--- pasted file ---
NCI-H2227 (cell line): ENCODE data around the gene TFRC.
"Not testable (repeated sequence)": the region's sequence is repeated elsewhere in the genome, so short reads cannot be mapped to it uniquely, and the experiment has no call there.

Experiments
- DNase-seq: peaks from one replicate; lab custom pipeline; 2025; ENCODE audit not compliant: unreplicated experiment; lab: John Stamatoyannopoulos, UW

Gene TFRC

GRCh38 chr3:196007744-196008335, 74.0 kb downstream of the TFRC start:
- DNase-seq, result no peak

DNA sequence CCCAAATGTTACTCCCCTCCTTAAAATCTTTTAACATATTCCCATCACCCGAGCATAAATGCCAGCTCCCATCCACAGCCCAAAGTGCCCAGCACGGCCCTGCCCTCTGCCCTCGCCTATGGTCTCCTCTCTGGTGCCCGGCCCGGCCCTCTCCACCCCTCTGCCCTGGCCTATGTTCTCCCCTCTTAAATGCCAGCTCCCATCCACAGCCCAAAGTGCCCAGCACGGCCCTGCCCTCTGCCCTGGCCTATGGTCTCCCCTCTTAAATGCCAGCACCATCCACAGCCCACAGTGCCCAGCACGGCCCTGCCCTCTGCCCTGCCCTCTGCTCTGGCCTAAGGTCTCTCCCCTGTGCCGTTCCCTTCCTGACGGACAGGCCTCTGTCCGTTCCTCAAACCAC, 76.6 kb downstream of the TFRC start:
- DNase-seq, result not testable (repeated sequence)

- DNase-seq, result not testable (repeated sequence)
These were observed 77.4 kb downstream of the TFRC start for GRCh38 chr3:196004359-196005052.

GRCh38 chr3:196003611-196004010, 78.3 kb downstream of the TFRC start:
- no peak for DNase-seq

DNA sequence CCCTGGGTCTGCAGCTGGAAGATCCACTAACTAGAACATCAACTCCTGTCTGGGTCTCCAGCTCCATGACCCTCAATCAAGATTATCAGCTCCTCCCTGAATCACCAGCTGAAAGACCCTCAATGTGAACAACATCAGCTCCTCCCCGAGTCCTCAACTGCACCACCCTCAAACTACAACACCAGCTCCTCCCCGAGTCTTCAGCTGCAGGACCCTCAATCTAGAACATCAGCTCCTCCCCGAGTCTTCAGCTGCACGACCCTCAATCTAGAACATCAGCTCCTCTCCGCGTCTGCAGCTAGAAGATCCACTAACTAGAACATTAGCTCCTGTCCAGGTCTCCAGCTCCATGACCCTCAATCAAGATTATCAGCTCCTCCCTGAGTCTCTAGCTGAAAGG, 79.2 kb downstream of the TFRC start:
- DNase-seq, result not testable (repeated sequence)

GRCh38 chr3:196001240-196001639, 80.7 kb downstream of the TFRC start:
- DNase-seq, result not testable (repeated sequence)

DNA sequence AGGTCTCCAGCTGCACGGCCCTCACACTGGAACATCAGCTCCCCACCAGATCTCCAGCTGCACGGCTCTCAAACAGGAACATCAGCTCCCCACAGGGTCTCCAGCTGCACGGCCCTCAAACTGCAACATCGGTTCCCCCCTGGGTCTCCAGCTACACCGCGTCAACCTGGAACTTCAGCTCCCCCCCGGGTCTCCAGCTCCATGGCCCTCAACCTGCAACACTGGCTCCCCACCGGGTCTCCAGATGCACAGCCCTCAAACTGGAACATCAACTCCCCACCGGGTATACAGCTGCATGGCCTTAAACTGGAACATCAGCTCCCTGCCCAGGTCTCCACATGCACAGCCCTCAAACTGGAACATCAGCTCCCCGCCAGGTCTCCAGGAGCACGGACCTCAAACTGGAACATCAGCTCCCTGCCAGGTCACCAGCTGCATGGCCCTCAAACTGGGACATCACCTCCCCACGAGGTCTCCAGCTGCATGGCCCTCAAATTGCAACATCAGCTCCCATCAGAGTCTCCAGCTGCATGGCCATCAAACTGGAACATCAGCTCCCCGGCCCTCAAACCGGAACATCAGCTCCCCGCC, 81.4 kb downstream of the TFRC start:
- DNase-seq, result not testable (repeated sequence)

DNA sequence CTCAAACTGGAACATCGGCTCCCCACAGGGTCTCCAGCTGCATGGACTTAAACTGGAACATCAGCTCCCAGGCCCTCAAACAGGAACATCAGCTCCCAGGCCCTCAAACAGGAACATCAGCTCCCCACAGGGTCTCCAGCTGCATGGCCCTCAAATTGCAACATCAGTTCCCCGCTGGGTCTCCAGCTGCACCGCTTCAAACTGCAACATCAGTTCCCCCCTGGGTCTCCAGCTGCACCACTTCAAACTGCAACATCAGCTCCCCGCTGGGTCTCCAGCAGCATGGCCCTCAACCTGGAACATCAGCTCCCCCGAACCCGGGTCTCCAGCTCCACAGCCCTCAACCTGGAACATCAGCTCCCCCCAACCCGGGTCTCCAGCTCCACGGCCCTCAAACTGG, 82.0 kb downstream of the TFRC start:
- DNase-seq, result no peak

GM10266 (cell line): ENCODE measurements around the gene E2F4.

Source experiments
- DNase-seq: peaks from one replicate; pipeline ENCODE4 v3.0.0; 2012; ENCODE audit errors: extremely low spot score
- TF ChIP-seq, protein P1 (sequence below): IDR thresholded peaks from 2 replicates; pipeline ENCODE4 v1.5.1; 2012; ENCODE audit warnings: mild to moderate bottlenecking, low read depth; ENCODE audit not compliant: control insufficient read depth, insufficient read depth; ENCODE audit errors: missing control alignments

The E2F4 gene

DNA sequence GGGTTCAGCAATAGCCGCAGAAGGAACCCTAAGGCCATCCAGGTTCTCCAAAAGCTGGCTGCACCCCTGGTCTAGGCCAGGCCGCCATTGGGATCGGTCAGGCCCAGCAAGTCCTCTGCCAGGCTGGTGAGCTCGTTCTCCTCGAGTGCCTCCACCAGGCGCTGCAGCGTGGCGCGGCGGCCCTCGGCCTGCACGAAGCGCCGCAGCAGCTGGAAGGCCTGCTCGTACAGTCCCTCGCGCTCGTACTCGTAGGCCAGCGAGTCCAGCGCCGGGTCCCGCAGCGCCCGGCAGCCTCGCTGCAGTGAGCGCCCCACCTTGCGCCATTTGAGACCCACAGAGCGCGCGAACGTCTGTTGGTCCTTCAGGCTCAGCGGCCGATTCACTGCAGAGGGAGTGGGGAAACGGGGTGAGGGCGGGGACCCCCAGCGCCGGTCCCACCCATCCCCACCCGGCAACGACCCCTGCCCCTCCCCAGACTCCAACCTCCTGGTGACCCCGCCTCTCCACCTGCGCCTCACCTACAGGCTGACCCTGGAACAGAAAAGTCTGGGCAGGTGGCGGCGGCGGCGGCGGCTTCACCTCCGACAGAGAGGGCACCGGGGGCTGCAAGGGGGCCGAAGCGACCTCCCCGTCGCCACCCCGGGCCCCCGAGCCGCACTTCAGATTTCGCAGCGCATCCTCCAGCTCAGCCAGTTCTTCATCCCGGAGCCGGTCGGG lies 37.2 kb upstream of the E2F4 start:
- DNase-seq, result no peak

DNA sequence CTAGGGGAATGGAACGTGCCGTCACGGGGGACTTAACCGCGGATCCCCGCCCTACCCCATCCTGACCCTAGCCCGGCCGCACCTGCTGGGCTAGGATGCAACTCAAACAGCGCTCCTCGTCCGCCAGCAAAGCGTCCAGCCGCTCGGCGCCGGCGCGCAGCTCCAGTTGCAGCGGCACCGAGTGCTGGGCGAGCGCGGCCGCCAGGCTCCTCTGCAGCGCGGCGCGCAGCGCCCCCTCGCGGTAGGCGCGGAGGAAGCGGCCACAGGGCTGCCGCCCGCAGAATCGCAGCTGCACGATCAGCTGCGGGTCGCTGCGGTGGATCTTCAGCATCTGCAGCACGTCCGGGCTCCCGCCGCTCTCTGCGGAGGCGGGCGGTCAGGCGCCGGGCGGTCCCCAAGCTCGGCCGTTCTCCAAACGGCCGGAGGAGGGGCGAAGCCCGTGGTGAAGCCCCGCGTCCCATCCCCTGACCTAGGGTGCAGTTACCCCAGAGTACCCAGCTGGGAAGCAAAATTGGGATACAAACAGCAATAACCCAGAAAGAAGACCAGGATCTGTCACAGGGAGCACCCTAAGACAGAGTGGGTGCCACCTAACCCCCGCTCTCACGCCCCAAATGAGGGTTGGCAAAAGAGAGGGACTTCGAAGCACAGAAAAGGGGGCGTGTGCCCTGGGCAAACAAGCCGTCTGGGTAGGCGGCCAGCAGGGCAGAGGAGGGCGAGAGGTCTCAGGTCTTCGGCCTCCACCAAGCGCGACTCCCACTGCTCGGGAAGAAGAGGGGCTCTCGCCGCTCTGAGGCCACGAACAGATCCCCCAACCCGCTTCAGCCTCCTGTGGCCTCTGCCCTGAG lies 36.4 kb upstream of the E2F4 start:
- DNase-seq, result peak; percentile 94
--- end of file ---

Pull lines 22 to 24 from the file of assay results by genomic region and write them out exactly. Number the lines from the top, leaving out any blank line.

GM10266 (cell line): ENCODE measurements around the gene E2F4.

Source experiments
- DNase-seq: peaks from one replicate; pipeline ENCODE4 v3.0.0; 2012; ENCODE audit errors: extremely low spot score